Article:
It may not seem as though a "Public Employees' Bill of Rights" is an idea whose time has come in California, where furloughs, pension reform and other cost-cutting measures have been the typical topics of debate during the past few years.
But for the bill's sponsor, Democratic Assemblyman Roger Dickinson, the very real, ongoing threat of major changes to the state's relationship with its employee is just proof that the legislation is needed.
Dickinson, whose Sacramento district includes more public employees than any other, believes that conditions for state employees have generally improved under Democratic Governor Jerry Brown's administration. Even so, the widespread furloughs and accompanying pay cuts have caused prolonged personal and professional turmoil for many of his constituents over the past few years, he says.
He believes that fundamental rights, including priority over private-sector contractors in filling permanent, overtime and on-call positions, need to be codified so that they aren't subject to the whims of whatever governor or particular agency manager who happens to be in charge.
The bill delineates a laundry list of other rights and protections, some of which are typical practice or already addressed in other areas of state law and others of which would require agencies to significantly alter their ways of doing business. A large chunk of the bill deals with work rules: Employees would be protected against "unreasonable quotas" and guaranteed the right to use leave time and be paid in proportion to time worked.
"An employee shall not be compelled to perform extra work, including work caused by vacancies, furloughs, or layoffs, without fair compensation," another provision says.
The bill was passed out of the Assembly's Public Employees, Retirement and Social Security committee last week and some insiders believe that it has a good chance of becoming law in California, where Democrats control the governor's office and both chambers of the legislature. But it has also been a popular source of derision there in recent weeks.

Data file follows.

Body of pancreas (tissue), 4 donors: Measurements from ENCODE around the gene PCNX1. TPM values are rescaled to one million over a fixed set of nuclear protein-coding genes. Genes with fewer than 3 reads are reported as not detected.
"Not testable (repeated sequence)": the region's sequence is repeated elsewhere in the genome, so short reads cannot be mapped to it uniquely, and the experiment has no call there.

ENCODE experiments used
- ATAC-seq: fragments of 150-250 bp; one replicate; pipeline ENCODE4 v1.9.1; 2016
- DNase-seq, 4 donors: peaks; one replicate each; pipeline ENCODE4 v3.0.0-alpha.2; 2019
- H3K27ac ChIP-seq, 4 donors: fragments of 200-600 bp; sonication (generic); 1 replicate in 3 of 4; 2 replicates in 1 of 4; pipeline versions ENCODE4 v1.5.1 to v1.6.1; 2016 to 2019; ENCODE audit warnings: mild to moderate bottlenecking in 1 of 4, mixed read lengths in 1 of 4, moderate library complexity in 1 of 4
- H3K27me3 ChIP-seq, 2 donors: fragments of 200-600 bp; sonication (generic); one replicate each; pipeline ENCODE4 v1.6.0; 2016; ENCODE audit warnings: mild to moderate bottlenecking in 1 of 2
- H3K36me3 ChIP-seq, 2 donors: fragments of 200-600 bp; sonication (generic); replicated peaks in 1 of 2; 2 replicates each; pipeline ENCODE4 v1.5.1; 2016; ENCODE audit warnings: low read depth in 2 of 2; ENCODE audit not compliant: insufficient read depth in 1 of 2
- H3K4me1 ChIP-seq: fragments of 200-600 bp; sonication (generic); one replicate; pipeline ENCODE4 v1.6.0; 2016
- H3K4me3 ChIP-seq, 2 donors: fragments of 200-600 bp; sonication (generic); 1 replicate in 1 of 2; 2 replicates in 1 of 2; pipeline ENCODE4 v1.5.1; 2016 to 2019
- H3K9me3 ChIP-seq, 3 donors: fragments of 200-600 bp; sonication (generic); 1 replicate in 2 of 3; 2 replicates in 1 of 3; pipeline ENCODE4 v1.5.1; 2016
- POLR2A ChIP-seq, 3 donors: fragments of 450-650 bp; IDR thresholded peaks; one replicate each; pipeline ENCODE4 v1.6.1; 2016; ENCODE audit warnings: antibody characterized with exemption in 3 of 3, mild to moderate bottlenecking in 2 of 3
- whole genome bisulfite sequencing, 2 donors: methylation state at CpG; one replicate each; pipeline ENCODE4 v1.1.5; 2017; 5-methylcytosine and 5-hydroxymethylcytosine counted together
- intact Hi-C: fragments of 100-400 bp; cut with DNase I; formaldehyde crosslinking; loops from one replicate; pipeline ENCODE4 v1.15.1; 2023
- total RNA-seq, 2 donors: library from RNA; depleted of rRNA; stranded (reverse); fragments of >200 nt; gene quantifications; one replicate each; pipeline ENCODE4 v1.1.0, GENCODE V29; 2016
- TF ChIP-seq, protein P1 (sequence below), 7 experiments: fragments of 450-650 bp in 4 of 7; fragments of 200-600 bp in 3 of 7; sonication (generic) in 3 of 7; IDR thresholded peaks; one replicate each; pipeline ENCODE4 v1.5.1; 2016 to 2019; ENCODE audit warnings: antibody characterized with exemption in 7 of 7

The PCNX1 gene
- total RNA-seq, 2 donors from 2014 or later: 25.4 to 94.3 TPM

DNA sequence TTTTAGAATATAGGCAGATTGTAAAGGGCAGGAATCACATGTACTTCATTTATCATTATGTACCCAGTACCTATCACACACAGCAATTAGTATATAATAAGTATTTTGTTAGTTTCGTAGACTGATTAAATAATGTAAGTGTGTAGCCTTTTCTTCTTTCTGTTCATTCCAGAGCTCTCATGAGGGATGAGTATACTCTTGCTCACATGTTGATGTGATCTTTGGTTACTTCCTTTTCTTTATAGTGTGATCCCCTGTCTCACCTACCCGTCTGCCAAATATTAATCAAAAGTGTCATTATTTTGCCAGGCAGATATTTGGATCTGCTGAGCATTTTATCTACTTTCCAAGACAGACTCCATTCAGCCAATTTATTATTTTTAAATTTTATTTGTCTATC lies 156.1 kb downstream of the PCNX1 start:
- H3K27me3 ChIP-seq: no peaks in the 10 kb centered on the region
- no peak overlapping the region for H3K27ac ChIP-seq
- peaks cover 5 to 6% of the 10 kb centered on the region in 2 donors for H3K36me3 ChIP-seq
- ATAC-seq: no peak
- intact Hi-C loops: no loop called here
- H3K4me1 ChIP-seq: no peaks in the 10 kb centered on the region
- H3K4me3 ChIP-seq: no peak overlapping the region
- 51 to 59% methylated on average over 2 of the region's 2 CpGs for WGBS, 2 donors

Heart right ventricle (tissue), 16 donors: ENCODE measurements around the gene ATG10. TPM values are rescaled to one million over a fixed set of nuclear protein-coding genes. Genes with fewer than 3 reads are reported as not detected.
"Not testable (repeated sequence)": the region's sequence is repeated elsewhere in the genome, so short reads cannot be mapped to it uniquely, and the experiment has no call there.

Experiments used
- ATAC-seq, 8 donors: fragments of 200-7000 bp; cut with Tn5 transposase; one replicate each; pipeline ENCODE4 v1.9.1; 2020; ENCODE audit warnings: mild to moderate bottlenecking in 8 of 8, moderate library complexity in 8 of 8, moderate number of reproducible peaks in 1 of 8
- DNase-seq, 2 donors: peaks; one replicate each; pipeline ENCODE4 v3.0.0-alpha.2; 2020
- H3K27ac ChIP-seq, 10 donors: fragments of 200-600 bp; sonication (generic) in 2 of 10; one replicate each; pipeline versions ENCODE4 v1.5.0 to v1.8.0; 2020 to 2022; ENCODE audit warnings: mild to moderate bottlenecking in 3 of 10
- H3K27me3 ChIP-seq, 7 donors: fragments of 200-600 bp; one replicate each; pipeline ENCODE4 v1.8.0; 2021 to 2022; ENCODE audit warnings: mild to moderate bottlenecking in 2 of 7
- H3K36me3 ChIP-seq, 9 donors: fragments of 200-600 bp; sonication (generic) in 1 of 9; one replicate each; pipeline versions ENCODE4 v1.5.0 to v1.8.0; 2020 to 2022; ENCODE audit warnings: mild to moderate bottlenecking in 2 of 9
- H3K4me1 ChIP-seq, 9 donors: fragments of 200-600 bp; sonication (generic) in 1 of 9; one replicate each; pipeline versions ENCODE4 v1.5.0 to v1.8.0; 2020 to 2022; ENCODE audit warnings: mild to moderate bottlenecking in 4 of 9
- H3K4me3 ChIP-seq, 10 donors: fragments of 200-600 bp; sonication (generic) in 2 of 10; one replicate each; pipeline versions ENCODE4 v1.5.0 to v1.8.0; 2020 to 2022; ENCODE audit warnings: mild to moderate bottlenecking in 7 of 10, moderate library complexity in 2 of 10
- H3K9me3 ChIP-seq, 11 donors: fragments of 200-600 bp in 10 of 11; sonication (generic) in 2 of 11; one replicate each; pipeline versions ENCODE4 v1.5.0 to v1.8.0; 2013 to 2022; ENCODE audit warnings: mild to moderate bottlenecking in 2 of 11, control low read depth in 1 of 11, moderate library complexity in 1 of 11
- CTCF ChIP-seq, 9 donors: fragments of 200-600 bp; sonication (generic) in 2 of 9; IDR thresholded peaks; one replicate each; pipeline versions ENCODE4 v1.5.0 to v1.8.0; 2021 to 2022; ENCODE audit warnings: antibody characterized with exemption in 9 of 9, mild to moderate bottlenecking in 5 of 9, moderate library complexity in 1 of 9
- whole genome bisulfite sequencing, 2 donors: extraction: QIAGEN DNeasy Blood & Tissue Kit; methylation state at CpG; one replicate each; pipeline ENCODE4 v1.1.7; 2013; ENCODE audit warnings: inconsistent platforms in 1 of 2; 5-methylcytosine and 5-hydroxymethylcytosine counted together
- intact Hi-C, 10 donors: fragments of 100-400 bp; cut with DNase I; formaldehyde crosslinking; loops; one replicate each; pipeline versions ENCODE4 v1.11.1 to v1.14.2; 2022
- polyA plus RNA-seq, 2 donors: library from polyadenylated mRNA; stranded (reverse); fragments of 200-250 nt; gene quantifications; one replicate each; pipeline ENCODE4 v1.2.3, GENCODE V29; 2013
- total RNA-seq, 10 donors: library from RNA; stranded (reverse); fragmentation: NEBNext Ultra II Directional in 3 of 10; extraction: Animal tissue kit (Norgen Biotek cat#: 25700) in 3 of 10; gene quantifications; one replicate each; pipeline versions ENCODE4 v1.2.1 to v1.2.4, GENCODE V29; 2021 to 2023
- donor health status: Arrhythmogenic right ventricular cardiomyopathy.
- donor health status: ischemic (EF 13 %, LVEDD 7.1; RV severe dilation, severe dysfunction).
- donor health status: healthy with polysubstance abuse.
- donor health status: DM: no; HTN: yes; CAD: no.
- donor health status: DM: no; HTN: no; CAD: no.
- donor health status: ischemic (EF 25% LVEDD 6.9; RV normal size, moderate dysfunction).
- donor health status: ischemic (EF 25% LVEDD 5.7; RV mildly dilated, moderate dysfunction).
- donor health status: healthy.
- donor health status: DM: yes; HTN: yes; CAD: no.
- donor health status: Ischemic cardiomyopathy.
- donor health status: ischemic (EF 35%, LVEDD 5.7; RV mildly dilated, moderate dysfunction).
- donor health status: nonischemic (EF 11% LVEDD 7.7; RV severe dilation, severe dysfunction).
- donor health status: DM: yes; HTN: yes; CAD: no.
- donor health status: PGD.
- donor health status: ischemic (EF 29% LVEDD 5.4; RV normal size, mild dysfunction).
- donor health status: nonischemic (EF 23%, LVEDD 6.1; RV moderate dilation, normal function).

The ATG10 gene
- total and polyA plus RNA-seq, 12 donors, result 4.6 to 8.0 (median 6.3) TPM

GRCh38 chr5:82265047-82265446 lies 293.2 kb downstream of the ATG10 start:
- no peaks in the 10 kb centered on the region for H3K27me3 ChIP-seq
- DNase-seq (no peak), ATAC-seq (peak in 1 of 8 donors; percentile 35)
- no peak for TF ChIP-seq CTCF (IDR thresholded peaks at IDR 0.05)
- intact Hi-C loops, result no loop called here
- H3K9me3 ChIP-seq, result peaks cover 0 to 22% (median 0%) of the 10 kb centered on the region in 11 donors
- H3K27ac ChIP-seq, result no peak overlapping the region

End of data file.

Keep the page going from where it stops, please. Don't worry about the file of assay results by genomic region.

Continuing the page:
The editorial board of the The Modesto Bee, for example, called the bill "a gesture that stretches the bounds of pandering" in a recent editorial. "There is hardly a workplace in recession-battered America that has not been hit with layoffs," the Bee said. "Private-sector workers regularly shoulder additional responsibilities along with pay cuts. It's how many deal with a drastically altered economic reality. Despite the valuable work that many of them do, government workers should not be shielded from such realities."
Dickinson takes issue with popular belief at the heart of opponents' objections that public employees in California are already getting a pretty sweet deal because of union representation and strong collective bargaining rights. "I don't know how good a deal it is to get your salary cut by 15 percent," he says. "I don't know how good of a deal it is to wake up and have people on radio show and on the news deriding what you do for your career or your profession. I don't know how comfortable it is to have people use the term public employee as an epithet. I think it has become much more challenging in the past several years to be a public employee."
The bill would give employees the right to speedy discipline and institute a year-long statute of limitations; protections against discrimination; the right to an accurate and detailed job description; whistleblower protections; the right to fair, progressive discipline and preventive and corrective action when job performance is failing. Employee grievances not resolved within an agreed-upon timeframe would automatically be resolved in favor of the employee.